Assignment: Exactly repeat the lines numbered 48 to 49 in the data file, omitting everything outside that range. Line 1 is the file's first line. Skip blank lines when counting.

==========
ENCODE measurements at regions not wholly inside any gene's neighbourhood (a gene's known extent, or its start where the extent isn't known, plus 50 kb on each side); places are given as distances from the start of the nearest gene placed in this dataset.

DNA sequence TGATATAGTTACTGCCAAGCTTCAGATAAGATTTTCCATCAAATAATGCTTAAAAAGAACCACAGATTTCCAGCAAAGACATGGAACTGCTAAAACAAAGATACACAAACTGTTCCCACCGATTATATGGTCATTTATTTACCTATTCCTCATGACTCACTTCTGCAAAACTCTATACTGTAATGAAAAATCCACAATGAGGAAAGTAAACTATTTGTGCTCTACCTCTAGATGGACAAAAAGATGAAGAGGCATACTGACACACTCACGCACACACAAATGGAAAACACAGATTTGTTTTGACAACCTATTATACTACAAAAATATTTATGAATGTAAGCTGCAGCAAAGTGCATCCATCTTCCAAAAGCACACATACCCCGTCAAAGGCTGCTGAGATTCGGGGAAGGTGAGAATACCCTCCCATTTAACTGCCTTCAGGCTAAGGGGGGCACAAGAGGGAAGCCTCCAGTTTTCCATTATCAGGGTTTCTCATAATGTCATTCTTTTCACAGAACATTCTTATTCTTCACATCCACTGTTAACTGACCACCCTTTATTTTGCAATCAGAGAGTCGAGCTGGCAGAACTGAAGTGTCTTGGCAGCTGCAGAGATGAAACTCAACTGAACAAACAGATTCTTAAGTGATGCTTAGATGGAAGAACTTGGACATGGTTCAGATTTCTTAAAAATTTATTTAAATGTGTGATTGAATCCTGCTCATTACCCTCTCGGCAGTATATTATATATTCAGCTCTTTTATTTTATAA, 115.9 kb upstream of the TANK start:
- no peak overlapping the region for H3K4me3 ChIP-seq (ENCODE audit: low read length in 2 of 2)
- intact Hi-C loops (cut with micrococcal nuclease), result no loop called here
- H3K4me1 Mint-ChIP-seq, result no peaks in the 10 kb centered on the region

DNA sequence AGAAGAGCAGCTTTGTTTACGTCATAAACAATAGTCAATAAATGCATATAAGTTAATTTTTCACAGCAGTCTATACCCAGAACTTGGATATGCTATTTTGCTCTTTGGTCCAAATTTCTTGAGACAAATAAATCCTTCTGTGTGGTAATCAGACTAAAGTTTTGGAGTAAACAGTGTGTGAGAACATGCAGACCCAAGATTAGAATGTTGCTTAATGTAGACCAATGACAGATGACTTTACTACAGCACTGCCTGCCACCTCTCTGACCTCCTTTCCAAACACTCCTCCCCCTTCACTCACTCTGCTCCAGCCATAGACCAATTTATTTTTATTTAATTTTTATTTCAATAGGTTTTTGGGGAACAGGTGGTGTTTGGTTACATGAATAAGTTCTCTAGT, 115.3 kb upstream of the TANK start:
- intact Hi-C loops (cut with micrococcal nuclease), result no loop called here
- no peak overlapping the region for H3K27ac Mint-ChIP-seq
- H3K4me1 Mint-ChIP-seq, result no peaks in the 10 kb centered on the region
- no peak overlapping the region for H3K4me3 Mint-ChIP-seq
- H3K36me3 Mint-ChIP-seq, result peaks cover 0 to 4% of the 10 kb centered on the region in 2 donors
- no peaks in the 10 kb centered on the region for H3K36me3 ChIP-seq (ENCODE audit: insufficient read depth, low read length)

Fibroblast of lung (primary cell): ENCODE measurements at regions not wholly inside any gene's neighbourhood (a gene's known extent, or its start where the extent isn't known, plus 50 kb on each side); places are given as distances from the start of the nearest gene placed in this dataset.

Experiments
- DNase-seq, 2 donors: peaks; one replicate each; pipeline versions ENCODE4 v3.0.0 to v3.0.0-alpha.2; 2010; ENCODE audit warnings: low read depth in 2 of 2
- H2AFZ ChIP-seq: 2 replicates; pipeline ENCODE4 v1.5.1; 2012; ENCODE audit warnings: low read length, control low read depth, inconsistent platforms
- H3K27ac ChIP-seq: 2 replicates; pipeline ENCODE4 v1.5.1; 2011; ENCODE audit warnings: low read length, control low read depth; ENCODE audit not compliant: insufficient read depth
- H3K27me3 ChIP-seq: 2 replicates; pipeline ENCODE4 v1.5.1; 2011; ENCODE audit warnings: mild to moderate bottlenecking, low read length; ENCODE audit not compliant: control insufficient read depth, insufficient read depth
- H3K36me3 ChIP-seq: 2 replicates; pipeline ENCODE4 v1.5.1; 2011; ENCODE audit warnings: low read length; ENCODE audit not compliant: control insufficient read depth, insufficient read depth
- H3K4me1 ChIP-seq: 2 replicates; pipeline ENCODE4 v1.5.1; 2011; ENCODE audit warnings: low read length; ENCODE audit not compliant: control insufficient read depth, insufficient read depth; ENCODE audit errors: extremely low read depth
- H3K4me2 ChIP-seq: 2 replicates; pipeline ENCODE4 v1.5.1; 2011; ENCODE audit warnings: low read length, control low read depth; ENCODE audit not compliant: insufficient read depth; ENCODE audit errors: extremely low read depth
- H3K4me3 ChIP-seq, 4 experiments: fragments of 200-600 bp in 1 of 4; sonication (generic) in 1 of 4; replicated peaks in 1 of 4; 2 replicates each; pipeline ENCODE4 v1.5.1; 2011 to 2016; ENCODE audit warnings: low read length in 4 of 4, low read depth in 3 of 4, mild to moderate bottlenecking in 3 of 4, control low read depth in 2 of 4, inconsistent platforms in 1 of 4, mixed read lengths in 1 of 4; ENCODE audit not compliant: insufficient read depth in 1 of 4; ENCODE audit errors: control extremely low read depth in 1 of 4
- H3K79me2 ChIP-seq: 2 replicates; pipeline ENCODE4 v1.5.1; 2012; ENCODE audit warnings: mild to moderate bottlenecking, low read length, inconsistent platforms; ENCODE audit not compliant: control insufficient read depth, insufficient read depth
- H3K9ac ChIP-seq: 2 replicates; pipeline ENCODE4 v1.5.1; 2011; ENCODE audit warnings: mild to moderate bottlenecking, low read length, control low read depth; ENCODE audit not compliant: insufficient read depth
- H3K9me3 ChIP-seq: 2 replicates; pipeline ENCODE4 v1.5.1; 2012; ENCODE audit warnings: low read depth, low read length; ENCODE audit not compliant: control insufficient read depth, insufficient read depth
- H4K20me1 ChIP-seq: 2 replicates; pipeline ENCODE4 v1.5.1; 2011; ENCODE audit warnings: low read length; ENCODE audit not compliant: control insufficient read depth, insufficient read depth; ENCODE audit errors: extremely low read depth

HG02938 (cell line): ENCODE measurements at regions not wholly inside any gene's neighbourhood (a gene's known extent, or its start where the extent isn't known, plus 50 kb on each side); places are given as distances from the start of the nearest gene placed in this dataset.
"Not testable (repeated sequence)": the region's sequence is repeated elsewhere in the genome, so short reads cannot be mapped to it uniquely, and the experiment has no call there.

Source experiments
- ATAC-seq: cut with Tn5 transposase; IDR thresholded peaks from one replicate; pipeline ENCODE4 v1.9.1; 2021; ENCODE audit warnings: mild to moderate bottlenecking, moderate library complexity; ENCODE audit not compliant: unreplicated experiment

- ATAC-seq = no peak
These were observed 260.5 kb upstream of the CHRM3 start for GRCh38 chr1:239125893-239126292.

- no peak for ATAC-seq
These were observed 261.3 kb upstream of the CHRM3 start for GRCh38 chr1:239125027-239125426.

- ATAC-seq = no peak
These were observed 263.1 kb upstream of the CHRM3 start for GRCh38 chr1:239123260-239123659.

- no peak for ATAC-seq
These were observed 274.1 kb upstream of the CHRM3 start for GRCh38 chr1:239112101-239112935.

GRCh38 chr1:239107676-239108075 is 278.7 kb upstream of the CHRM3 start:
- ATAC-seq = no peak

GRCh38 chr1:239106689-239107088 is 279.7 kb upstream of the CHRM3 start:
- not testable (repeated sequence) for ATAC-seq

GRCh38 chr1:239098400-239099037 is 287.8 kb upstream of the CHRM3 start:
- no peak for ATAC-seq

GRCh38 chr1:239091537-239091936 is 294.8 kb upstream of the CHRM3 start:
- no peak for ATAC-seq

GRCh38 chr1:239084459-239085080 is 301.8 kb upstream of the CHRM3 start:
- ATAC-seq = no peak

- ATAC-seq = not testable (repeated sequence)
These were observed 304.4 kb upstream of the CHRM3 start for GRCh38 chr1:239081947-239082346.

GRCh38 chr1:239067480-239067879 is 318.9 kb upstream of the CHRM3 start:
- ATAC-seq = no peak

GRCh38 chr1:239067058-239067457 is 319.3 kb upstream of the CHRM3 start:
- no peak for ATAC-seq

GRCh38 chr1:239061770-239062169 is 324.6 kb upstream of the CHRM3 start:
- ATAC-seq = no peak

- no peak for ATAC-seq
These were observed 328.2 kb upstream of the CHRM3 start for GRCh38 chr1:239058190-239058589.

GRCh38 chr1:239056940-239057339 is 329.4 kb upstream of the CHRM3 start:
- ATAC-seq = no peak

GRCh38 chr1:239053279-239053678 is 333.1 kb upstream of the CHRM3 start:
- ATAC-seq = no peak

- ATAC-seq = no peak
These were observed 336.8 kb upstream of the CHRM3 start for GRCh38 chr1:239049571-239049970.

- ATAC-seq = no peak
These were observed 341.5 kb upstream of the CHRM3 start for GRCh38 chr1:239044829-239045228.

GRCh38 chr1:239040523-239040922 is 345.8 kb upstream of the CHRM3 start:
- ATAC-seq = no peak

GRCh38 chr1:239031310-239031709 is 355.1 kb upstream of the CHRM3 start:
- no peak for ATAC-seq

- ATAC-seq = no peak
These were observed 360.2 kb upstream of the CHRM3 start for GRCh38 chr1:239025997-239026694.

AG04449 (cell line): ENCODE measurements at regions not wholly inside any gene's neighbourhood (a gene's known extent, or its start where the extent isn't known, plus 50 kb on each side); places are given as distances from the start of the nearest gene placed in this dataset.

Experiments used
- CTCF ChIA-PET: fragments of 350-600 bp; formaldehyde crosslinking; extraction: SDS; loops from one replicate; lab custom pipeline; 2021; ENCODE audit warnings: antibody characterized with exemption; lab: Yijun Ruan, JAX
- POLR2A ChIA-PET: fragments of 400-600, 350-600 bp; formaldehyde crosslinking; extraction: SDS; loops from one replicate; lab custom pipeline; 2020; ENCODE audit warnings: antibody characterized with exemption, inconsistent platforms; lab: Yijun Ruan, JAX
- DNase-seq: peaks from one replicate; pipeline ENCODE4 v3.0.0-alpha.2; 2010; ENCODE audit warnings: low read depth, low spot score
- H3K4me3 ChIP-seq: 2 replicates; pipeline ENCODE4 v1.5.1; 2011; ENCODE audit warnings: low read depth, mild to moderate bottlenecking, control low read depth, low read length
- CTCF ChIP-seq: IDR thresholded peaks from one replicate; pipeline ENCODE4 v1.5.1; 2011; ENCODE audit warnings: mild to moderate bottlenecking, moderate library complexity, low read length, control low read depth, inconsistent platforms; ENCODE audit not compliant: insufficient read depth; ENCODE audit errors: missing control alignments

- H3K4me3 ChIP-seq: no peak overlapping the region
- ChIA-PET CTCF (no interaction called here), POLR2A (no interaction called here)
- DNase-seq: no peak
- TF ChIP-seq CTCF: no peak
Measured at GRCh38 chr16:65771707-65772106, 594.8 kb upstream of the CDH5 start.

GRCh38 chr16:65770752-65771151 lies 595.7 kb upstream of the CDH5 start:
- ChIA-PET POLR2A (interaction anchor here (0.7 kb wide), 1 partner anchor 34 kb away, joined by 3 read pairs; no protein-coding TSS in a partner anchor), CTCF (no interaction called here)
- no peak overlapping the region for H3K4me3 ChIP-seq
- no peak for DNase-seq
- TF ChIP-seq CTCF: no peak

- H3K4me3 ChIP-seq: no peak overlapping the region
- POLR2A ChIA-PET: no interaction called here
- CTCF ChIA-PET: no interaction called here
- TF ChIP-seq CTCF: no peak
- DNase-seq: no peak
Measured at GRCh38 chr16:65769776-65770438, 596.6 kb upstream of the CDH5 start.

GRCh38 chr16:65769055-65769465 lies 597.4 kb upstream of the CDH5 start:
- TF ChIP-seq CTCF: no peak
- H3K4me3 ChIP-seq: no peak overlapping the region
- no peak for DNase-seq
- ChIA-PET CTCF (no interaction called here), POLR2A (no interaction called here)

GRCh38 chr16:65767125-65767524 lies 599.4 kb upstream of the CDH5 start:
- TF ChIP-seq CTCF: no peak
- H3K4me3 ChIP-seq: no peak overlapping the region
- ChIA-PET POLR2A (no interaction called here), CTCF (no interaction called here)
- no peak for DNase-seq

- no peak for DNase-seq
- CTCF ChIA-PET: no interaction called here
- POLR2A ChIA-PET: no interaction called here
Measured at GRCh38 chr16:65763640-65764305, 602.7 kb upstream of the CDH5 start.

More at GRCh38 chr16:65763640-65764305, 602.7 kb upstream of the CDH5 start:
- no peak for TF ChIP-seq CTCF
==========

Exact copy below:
- ATAC-seq = no peak

- ATAC-seq = not testable (repeated sequence)